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Why Your Business Must Solve a Problem

Updated: Mar 5, 2020

Revenue is the lifeblood of business and customers the source of revenue. Many technology entrepreneurs start their journey “inventing” a product they perceive as unique and special. Step back.

Your product must solve a problem for your business to be successful. “Customers buy a product or service to do a job”. (Clayton Christensen) Customers challenge us to provide products and services that perform better, cost less and are easier to use than competitive solutions. They need to see your product or service as the best tool available. Understanding and validating the problem that motivates customers to buy your solution is fundamental to insights on:

  • Market segmentation

  • Market size

  • Customer persona and buying behavior

  • Competition

  • Pricing

I work with entrepreneurship programs that engage several hundred seed stage startups. Every activity in this ecosystem concentrates on customer discovery as a key to successful new ventures. Yet the most commonly identified weakness of startups in this cohort remains failure to crisply identify and understand customer need.

Who has the problem?

So how do you find and evaluate customer needs? You ask the customer! While simple in concept, this task is complex with multiple layers. Effective customer discovery is a continuous process that never ends.

Begin with the value chain of your chosen market. Try to understand as much of your chosen industry as you can.

  • Who are the players in various segments?

  • What do they do and what problem are they addressing?

  • How do materials move through the market?

  • What key resources do they rely on to deliver their solution?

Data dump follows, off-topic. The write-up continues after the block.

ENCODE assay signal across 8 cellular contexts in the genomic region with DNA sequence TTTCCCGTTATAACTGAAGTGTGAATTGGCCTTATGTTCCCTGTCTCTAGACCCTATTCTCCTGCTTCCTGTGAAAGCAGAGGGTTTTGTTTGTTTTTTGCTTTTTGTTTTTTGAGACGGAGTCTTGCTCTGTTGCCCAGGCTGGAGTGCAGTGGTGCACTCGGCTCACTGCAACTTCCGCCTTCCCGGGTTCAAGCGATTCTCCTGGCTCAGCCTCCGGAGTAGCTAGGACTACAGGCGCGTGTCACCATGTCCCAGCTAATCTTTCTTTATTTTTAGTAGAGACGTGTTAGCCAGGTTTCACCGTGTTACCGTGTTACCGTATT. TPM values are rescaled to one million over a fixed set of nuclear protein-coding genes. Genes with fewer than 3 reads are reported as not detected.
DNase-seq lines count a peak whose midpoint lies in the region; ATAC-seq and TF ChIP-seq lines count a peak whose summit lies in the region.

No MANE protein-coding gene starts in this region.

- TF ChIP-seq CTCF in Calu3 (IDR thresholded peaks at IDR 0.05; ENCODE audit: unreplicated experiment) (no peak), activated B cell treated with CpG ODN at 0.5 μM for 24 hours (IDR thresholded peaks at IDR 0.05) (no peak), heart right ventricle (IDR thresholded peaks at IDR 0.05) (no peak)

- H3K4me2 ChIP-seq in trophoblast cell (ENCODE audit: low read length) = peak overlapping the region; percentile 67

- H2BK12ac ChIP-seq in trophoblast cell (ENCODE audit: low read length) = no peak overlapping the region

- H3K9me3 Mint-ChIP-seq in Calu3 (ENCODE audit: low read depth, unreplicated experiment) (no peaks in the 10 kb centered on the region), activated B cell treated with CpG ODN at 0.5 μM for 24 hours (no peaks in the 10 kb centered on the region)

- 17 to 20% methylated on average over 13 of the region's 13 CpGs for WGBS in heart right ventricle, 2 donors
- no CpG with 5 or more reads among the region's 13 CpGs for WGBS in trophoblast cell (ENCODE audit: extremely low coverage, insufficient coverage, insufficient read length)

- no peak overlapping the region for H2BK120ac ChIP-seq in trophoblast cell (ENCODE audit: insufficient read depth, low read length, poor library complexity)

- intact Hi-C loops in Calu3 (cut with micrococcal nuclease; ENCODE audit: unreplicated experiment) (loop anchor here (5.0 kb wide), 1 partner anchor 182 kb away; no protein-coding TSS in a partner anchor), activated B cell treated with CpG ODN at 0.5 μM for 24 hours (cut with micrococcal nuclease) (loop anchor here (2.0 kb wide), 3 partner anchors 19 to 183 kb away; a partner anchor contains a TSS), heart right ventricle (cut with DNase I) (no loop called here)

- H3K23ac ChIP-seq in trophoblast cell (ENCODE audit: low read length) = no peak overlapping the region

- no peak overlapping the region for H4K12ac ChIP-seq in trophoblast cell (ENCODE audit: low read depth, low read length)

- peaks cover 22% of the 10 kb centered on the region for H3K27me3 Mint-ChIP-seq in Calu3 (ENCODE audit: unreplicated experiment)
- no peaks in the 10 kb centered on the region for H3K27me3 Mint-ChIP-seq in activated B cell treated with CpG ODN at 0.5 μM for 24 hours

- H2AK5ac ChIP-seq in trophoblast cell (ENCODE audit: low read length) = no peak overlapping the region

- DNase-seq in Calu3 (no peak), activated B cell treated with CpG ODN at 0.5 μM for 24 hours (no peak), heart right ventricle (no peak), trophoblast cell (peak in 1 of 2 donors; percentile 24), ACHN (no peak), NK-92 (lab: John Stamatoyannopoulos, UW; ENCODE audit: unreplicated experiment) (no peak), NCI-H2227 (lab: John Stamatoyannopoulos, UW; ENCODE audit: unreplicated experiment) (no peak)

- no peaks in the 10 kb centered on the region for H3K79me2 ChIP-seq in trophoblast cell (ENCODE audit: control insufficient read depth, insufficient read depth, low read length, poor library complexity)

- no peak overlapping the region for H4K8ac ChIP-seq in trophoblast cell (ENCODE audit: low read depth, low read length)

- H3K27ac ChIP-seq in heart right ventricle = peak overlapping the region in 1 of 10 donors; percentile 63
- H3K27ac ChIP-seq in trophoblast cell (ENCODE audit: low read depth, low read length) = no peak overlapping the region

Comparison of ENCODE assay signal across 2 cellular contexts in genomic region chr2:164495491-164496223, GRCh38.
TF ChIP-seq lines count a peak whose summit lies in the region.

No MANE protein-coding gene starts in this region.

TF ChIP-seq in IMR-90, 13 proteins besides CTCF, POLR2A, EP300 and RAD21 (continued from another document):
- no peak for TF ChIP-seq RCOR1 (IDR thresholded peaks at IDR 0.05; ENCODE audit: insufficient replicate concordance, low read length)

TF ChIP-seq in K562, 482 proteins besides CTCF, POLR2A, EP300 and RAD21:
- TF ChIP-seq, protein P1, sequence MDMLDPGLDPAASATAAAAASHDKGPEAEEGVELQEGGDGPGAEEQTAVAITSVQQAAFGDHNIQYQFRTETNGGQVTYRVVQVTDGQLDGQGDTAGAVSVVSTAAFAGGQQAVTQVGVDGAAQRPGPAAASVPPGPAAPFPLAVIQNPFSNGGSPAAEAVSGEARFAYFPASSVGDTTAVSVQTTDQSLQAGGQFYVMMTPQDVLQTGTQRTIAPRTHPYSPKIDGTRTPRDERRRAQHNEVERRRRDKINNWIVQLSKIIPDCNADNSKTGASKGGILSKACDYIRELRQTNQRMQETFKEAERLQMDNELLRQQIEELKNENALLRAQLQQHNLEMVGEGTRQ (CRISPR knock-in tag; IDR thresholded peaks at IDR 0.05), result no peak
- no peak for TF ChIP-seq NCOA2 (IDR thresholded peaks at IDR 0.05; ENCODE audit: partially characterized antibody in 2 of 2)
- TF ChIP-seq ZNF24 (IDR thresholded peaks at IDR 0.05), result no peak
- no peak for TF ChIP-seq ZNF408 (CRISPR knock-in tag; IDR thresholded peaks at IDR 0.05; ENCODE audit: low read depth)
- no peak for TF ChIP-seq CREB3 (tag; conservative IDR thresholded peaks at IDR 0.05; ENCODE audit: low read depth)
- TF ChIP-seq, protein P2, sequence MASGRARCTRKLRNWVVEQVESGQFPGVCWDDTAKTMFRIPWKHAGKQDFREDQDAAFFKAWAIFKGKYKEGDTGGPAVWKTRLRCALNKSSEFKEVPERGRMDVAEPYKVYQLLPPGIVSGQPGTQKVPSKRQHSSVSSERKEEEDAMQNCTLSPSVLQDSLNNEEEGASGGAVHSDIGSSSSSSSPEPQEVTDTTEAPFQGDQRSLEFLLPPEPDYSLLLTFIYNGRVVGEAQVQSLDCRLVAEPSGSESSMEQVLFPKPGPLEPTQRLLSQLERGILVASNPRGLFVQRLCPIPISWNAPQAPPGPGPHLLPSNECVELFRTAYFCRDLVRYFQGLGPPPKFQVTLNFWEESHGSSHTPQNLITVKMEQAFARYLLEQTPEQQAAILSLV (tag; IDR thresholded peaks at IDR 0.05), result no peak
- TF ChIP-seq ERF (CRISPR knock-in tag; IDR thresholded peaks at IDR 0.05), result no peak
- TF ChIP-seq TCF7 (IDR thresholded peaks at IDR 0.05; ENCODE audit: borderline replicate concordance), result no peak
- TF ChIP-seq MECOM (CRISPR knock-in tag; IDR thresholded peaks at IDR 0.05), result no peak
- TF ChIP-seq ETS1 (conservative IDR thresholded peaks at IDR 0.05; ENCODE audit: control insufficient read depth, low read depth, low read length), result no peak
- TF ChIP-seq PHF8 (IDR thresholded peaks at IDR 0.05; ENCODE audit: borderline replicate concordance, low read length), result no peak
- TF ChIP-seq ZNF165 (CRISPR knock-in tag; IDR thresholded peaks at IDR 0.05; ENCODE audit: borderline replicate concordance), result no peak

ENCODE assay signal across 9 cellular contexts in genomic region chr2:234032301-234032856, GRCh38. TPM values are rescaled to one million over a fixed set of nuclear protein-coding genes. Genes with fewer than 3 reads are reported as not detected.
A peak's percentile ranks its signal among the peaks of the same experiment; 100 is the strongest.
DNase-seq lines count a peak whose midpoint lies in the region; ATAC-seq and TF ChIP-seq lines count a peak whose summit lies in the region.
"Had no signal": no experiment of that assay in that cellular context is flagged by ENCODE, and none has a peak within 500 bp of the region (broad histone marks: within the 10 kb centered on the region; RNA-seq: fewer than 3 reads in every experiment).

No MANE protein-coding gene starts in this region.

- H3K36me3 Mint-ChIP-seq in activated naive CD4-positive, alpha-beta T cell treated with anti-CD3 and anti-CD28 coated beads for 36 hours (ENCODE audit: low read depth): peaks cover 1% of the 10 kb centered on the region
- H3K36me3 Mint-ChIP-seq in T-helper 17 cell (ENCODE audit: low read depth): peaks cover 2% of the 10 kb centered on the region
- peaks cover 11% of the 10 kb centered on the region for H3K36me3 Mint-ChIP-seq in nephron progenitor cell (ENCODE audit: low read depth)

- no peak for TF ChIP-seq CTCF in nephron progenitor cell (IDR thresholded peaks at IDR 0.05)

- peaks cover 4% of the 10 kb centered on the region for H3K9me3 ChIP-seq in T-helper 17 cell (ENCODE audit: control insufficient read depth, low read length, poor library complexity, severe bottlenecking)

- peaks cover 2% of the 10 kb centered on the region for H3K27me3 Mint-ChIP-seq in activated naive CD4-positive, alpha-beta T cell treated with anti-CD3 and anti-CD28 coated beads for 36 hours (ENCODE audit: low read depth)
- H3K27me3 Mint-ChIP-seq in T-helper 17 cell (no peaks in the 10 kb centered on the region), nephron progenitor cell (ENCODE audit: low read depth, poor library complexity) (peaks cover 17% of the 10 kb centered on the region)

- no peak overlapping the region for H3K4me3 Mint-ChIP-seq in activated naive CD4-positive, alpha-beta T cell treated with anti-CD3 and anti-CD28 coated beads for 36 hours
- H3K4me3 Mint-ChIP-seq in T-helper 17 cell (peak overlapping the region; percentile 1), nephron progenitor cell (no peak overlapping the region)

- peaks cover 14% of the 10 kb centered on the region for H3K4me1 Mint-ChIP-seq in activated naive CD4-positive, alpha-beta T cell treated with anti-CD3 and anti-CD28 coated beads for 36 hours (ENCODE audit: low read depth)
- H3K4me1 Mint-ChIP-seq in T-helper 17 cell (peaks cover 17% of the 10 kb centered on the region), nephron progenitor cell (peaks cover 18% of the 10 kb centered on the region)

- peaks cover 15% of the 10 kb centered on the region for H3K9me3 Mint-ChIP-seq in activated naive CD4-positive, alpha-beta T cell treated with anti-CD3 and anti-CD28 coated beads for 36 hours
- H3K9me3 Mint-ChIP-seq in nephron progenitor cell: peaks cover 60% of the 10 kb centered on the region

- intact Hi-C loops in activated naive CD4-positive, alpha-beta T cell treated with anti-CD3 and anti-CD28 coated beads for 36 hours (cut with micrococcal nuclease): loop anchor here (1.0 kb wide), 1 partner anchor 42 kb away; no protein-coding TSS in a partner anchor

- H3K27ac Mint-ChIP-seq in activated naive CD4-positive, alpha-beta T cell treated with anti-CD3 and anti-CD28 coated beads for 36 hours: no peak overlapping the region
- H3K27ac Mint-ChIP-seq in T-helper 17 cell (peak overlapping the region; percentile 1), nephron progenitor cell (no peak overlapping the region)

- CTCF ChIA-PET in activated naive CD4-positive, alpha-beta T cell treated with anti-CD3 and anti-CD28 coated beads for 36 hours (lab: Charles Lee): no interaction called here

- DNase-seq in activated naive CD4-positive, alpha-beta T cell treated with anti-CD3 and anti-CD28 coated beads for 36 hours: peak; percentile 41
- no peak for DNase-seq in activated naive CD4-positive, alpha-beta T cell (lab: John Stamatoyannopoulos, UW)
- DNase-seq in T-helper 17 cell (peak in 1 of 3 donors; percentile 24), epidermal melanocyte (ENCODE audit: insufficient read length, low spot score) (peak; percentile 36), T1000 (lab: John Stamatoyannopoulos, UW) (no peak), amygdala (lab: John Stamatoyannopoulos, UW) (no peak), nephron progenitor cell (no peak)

• What economic costs and values drive activity?

Talking with customers is the only way to validate your understanding of their business. Your learning creates specifications for new ways customers can do a job. Remember, they already perform that job and you must design a solution that is cheaper, faster, better than their existing “tools”.

Scoping the Problem

Is the problem “obvious” and widely shared? Resources and practices differ from segment to segment. Customers find different ways to address (or ignore) the problem you identified. Your product may have compelling appeal to one segment but not others.

Every industry has players big and small, boutique, general or otherwise differentiated from each other. Even the most complex industries structure themselves around segments grouping companies around successful business models.

All companies develop business processes around available resources. A large company may have resources and technology to collect and analyze customer data while a small or medium size organization must rely on anecdotal information. Current management practices focus on data driven decision processes and companies of different size approach the same problem differently. They use different tool sets!

To gain real insight requires you to separate your proposed product or service (the solution) from the problem in customer discovery. Remember, this is not a sales process. Leading with your “invention” encourages potential customers to “pat you on the back” and say, “that’s a great idea”. This response is emotionally validating but deceptive.

Know the Business

There is a language in every business. “Talk customer” to establish deep understanding about the minimum functionality you need to deliver. Find a corner of a large market where you can gain real market share and traction. Become an “industry expert” that understands a business well enough to discuss:

  • Industry challenges

  • Customer Pains

  • Market trends

  • Technology leaders

  • Customers’ highest priorities

  • Your biggest challenges in addressing the pains

  • Your biggest challenges managing costs

Identify a customer persona as you begin to concentrate on a specific problem. “Make friends” with people with this profile and understand how they think about their business:

  • What do they do?

  • How do they make money?

  • Who else makes money from their products?

  • What are their problems?

  • What solutions (tools) do they use?

  • How much do they cost?

  • Who makes decisions?

Remember, people use products and services to do a job. They are compelled to buy products that address fear/greed (pain/pleasure) motivations that drive human action. Your product becomes compelling when you identify and solve a widely shared problem. The appropriate specification for that product can only emerge when you understand the customer as well as you understand the technology.

It does not stop there. All parts of your business must focus on making and selling your products. As your design takes root, you will return to the customer again and again to validate, sell and deliver your solution.

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